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General News of Saturday, 9 May 2015


Dumsor explained

‘Dumsor,’ the street name for the power outages currently plaguing the state, has become a major problem for individuals and businesses. Hence, Ghanaians have had to battle with energy crisis much longer than they anticipated.

The New Patriotic Party Member of Parliament for Ablekuma West concluded that the phenomenon is a deliberate attempt to cripple businesses of the opposition who are majorly in the Southern part of Ghana as the Northern Regions, Volta & Brong Ahafo hardly experience black-outs.

The Government, VRA and Electricity Company of Ghana have been largely blamed for Dumsor but the question still asked by many is what exactly the root cause of this crisis is?

The Western Regional Minister, Paul Evans Aidoo, earlier said reassuringly that with the onset of the rains, the Akosombo and Bui dams would have enough water to enable the power stations to operate at full capacities.

Former Chief Executive of electricity generators, the Volta River Authority (VRA), Dr. Charles Wereko-Brobby, said government owes the Electricity Company of Ghana (ECG) about $1.6 billion while ECG owes the VRA a similar amount.

According to Ghana Growth and Development Platform, deteriorated machinery, low level of water and gas supply have been named as the leading reason for this prevailing crisis ‘dumsor’ which has worsened since December 2014.

Wereko-Brobby also asserted that the maintenance works on TICO unit No.1 was completed in April, releasing 100 megawatts more to the national grid. When the Kpong thermal is fully restored, this expected in May, it can also generate 36 megawatts.

The TICO Steam turbine is scheduled to be up and running by May and will bring 100 more crucial megawatts this month. The 180 megawatts Sunon Asogli expansion thermal plant is projected to give off its full capacity by June, he continued.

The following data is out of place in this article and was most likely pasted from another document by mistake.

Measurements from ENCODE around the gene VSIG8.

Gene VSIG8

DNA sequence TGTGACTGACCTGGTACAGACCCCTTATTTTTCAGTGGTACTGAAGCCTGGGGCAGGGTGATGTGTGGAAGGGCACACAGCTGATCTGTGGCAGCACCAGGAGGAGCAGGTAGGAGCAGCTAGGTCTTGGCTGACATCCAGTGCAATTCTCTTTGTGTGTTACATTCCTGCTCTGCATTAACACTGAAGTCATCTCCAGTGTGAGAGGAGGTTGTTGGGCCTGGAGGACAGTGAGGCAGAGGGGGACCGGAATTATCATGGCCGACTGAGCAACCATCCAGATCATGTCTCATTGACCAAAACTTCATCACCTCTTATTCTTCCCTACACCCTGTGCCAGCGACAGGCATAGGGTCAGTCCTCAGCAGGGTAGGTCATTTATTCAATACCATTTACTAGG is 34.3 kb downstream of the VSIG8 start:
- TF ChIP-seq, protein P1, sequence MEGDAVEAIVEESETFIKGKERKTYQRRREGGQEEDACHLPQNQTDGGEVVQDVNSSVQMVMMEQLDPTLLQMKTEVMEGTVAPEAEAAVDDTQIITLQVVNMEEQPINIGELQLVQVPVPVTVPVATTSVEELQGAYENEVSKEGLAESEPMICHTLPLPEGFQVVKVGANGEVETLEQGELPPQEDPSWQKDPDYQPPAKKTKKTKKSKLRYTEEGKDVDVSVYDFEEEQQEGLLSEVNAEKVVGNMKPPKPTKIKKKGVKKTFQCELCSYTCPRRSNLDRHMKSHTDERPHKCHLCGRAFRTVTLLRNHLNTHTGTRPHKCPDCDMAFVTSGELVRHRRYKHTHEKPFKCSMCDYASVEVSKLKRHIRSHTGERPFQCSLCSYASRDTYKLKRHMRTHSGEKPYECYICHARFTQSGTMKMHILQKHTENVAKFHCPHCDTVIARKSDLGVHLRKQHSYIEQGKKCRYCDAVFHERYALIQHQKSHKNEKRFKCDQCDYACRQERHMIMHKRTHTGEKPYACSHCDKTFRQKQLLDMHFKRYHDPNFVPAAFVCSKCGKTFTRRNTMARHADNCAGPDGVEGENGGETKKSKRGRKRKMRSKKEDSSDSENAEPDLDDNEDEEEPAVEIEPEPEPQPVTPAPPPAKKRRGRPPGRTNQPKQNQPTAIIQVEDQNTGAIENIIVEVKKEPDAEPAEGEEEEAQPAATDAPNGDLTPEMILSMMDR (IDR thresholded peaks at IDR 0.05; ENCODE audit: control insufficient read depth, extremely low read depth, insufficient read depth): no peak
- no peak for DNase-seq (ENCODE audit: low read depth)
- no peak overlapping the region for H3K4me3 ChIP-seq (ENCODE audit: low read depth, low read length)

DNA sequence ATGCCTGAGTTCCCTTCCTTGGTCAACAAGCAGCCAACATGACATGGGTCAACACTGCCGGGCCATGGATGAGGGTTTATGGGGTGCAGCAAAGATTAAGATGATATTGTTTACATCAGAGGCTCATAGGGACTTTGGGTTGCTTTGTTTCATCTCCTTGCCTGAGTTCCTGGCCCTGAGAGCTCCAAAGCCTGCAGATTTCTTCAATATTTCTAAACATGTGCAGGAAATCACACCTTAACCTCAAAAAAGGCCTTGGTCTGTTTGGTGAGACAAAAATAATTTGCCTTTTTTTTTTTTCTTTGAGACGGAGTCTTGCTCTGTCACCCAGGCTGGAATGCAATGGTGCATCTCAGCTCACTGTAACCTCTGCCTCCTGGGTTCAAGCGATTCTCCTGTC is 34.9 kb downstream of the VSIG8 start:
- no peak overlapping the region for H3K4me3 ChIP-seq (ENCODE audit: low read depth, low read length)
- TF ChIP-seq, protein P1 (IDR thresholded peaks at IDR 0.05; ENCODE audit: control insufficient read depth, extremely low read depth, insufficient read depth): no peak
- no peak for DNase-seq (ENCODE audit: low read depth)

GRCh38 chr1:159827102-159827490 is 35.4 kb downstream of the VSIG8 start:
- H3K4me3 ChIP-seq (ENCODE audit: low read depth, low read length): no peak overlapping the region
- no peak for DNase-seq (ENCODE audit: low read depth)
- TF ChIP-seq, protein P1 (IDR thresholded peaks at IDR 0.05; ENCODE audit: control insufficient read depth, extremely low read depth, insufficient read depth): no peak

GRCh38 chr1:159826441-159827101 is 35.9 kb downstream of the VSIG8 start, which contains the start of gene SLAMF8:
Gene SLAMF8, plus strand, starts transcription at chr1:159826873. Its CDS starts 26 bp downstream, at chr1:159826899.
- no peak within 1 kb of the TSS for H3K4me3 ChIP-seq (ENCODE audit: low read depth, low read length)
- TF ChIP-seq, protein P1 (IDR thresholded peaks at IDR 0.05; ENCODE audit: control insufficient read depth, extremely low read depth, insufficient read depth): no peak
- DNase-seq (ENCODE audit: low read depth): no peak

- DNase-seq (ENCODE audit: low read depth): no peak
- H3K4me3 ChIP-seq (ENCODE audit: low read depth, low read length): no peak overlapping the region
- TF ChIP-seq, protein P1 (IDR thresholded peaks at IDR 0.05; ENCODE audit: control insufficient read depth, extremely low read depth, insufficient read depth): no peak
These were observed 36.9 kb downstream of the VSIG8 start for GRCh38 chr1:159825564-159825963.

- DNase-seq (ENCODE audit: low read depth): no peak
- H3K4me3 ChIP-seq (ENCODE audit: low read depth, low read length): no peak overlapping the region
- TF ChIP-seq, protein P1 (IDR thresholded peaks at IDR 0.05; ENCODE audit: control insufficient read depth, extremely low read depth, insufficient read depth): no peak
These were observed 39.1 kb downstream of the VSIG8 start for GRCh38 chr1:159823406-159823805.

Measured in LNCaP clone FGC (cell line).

But sources at the nation’s largest power producer, Volta River Authority have told The aL-hAJJ that the VRA has started receiving gas from the Atuabo Gas plant through the Aboadze thermal enclave to power its machines.

The VRA is said to have switched all five of its units to gas to replace light crude, which will generate about 500 megawatts to minimize the power outages. Recently, the state owned Daily Graphic reported that the Atuabo Gas Plant has started producing 54 million standard cubic feet of gas, 370 metric cubes of Liquefied Petroleum Gas a day and 100 metric cubes of condensates for power generation.

With this new development in the power sector, the power cuts will not be severe as it has been in recent times. This improvement in power supply in coming weeks means that the 500MW deficit which is the cause of the current load shedding, could be bridged.

Few days from now the steam component of TICO has also come up with 100Mw. All things being equal we are expected to see significant, if not drastic, reduction in the load shedding deficit by mid may.

As part of its commitment to help bridge the gap between the country’s electricity supply vis-a-vis demand, managers of Karpowership are negotiating with ECG to bring down immediately a 120MW power ship before the completion of the 450MW plants in August and September.

Energy expert and former Chief Executive of VRA, Charles Yves Wereko Brobbey has predicted that dumsor could end in July when maintenance works on important power installations are complete.